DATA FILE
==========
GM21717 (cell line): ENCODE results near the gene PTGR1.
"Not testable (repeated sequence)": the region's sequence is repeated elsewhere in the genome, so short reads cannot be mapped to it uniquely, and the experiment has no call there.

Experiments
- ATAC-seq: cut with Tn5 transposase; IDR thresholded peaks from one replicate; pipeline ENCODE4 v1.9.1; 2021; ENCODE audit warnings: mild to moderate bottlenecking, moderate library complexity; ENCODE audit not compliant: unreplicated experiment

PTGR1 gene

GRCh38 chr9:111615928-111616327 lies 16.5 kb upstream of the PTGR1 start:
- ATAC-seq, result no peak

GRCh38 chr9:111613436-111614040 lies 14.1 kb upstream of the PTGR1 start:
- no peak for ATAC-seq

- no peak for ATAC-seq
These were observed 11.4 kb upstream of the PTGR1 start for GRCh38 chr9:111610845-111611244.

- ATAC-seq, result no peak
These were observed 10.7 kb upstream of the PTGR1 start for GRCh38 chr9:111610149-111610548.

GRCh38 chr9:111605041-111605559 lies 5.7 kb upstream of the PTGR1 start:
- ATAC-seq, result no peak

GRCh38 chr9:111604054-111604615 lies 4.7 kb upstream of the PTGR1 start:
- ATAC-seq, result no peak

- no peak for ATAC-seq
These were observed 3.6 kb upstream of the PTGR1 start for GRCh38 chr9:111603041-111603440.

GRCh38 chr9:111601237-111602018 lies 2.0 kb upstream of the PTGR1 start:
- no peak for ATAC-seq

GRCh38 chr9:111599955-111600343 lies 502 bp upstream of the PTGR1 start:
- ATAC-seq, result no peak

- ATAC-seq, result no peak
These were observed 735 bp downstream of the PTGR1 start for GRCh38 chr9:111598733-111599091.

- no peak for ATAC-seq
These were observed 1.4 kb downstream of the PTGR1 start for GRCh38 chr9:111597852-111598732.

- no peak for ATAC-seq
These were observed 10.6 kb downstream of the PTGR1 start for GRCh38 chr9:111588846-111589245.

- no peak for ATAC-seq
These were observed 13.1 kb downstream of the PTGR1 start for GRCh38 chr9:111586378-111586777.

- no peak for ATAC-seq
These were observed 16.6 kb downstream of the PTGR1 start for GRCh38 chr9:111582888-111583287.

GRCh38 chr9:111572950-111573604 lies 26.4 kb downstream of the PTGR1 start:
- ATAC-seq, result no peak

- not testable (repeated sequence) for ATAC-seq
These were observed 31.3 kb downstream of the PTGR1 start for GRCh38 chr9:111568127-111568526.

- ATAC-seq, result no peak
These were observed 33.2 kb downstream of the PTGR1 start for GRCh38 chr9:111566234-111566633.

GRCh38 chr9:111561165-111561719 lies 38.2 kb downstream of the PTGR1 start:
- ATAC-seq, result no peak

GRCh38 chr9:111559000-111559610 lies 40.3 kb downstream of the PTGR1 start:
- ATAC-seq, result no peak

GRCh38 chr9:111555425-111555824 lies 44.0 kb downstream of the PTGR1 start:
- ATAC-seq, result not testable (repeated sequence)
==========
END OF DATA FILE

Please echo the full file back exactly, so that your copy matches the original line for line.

GM21717 (cell line): ENCODE results near the gene PTGR1.
"Not testable (repeated sequence)": the region's sequence is repeated elsewhere in the genome, so short reads cannot be mapped to it uniquely, and the experiment has no call there.

Experiments
- ATAC-seq: cut with Tn5 transposase; IDR thresholded peaks from one replicate; pipeline ENCODE4 v1.9.1; 2021; ENCODE audit warnings: mild to moderate bottlenecking, moderate library complexity; ENCODE audit not compliant: unreplicated experiment

PTGR1 gene

GRCh38 chr9:111615928-111616327 lies 16.5 kb upstream of the PTGR1 start:
- ATAC-seq, result no peak

GRCh38 chr9:111613436-111614040 lies 14.1 kb upstream of the PTGR1 start:
- no peak for ATAC-seq

- no peak for ATAC-seq
These were observed 11.4 kb upstream of the PTGR1 start for GRCh38 chr9:111610845-111611244.

- ATAC-seq, result no peak
These were observed 10.7 kb upstream of the PTGR1 start for GRCh38 chr9:111610149-111610548.

GRCh38 chr9:111605041-111605559 lies 5.7 kb upstream of the PTGR1 start:
- ATAC-seq, result no peak

GRCh38 chr9:111604054-111604615 lies 4.7 kb upstream of the PTGR1 start:
- ATAC-seq, result no peak

- no peak for ATAC-seq
These were observed 3.6 kb upstream of the PTGR1 start for GRCh38 chr9:111603041-111603440.

GRCh38 chr9:111601237-111602018 lies 2.0 kb upstream of the PTGR1 start:
- no peak for ATAC-seq

GRCh38 chr9:111599955-111600343 lies 502 bp upstream of the PTGR1 start:
- ATAC-seq, result no peak

- ATAC-seq, result no peak
These were observed 735 bp downstream of the PTGR1 start for GRCh38 chr9:111598733-111599091.

- no peak for ATAC-seq
These were observed 1.4 kb downstream of the PTGR1 start for GRCh38 chr9:111597852-111598732.

- no peak for ATAC-seq
These were observed 10.6 kb downstream of the PTGR1 start for GRCh38 chr9:111588846-111589245.

- no peak for ATAC-seq
These were observed 13.1 kb downstream of the PTGR1 start for GRCh38 chr9:111586378-111586777.

- no peak for ATAC-seq
These were observed 16.6 kb downstream of the PTGR1 start for GRCh38 chr9:111582888-111583287.

GRCh38 chr9:111572950-111573604 lies 26.4 kb downstream of the PTGR1 start:
- ATAC-seq, result no peak

- not testable (repeated sequence) for ATAC-seq
These were observed 31.3 kb downstream of the PTGR1 start for GRCh38 chr9:111568127-111568526.

- ATAC-seq, result no peak
These were observed 33.2 kb downstream of the PTGR1 start for GRCh38 chr9:111566234-111566633.

GRCh38 chr9:111561165-111561719 lies 38.2 kb downstream of the PTGR1 start:
- ATAC-seq, result no peak

GRCh38 chr9:111559000-111559610 lies 40.3 kb downstream of the PTGR1 start:
- ATAC-seq, result no peak

GRCh38 chr9:111555425-111555824 lies 44.0 kb downstream of the PTGR1 start:
- ATAC-seq, result not testable (repeated sequence)